Victor also adapted an Edgar Wallace story for the BBC in 1983 entitled "The Case of the Frightened Woman" which starred Warren Clarke, Tim Woodward and Virginia McKenna and was directed by Christopher Menaul.

During the eighties, Victor found himself producing the British segments for Jim Henson's Muppet venture Fraggle Rock. Fraggle Rock was a worldwide venture. Each broadcaster that brought the series supplied it own introductory segments. The British series produced by Tyne Tees Television began with Fulton Mackay as the keeper of a lighthouse under which the rock's Muppet-like inhabitants sang, danced and generally played the fools. With Fulton's death, the young Scottish actor John Gordon Sinclair took over. In the final series the lighthouse keeper was played by former Brookside star, Simon O'Brien.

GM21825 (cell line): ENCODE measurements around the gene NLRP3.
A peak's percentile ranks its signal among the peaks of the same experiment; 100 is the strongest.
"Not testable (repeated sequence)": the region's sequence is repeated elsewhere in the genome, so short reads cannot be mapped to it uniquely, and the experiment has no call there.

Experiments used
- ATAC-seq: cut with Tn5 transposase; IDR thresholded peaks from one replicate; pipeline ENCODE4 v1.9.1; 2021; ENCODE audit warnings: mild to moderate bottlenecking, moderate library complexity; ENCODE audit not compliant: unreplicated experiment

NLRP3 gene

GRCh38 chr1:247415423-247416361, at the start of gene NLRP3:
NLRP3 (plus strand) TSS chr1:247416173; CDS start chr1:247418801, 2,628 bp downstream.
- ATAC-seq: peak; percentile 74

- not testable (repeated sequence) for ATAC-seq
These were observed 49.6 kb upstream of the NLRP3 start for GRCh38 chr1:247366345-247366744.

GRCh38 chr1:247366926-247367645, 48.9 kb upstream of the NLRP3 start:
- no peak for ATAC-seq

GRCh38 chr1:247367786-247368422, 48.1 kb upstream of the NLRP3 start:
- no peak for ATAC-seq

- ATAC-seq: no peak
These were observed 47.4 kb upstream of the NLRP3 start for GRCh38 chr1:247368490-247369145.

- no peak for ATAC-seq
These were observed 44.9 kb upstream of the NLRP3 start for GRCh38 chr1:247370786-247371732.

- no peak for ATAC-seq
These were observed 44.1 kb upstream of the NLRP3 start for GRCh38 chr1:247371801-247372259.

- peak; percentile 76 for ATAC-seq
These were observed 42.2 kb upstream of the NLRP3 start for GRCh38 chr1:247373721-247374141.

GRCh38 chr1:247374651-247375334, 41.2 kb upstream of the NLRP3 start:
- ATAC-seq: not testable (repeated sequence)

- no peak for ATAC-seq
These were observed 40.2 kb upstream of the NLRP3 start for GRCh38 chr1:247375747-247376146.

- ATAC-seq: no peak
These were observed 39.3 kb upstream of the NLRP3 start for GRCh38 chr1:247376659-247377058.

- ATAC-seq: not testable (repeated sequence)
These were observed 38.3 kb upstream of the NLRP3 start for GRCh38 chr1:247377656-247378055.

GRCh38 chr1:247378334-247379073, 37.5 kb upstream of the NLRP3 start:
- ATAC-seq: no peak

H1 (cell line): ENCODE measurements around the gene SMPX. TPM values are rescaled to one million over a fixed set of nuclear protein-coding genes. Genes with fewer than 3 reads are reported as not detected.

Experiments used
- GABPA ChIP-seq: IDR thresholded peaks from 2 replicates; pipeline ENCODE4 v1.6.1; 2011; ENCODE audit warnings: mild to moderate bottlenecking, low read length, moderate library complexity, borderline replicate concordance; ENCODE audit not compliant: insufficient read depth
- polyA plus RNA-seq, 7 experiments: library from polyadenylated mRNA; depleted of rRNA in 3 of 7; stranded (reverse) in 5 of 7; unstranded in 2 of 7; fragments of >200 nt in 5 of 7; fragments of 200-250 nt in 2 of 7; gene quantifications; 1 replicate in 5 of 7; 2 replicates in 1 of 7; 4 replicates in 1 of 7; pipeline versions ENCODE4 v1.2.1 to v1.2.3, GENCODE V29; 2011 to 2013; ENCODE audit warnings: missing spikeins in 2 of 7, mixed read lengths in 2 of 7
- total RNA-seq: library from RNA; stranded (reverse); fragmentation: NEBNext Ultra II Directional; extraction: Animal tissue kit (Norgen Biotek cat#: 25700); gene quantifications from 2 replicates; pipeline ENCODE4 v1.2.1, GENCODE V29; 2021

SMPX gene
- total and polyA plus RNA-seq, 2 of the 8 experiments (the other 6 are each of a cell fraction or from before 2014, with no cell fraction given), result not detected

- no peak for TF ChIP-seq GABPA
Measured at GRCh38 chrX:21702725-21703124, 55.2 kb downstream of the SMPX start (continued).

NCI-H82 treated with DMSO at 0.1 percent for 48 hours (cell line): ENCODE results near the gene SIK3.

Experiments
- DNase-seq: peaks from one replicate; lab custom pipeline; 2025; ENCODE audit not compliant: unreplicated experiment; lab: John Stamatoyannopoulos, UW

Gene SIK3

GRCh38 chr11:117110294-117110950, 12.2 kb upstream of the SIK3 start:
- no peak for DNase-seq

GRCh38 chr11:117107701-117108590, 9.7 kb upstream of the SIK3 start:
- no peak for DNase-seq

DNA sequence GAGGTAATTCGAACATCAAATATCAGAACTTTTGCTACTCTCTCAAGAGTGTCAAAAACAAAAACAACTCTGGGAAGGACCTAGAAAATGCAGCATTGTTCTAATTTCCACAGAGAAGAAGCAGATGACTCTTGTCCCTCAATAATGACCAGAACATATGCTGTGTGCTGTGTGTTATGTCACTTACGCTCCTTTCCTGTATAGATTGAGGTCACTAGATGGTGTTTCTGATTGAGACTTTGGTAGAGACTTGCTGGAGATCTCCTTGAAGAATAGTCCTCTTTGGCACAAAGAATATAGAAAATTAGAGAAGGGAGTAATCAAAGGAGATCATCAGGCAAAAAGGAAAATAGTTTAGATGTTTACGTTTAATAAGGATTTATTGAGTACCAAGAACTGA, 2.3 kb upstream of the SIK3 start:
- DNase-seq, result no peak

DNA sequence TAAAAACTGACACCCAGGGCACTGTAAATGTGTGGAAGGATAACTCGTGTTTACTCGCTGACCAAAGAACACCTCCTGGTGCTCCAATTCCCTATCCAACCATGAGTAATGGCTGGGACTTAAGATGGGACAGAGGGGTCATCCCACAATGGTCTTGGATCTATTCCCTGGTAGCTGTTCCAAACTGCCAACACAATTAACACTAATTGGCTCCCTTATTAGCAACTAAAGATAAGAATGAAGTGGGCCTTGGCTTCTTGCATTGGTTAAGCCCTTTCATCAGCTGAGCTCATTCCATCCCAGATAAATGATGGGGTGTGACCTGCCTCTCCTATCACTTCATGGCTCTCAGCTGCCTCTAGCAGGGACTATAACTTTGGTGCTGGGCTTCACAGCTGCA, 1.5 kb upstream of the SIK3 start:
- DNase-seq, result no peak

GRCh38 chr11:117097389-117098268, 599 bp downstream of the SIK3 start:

Victor and his long time friend, David Spenser, formed the production company "Saffron Productions" whose output included a well-received Omnibus profile of the comedian Benny Hill which was made in 1991 shortly before his death. Saffron also acquired the rights to produce a sequel to the Timeslip series featuring the original cast. Although Bruce Stewart wrote a treatment for a new serial and Spencer Banks was approached to become involved in it, the project fell through due to lack of backing.

In 1989, Victor wrote a series of semi-autobiographical radio plays under the title "Our Family" This he adapted into a novel and it became an instant best seller. Since then, the majority of Victor's output has been novels of the family saga genre. His novels include: "Our Family", "Our Street", "Our Rose", "The Silent War", "Nellie's War", "My Sister Sarah", "Goodnight Amy", "Leo's Girl" and "Perfect Stranger".

His most recent novel is "Flying with the Angels" and was published in April 2003.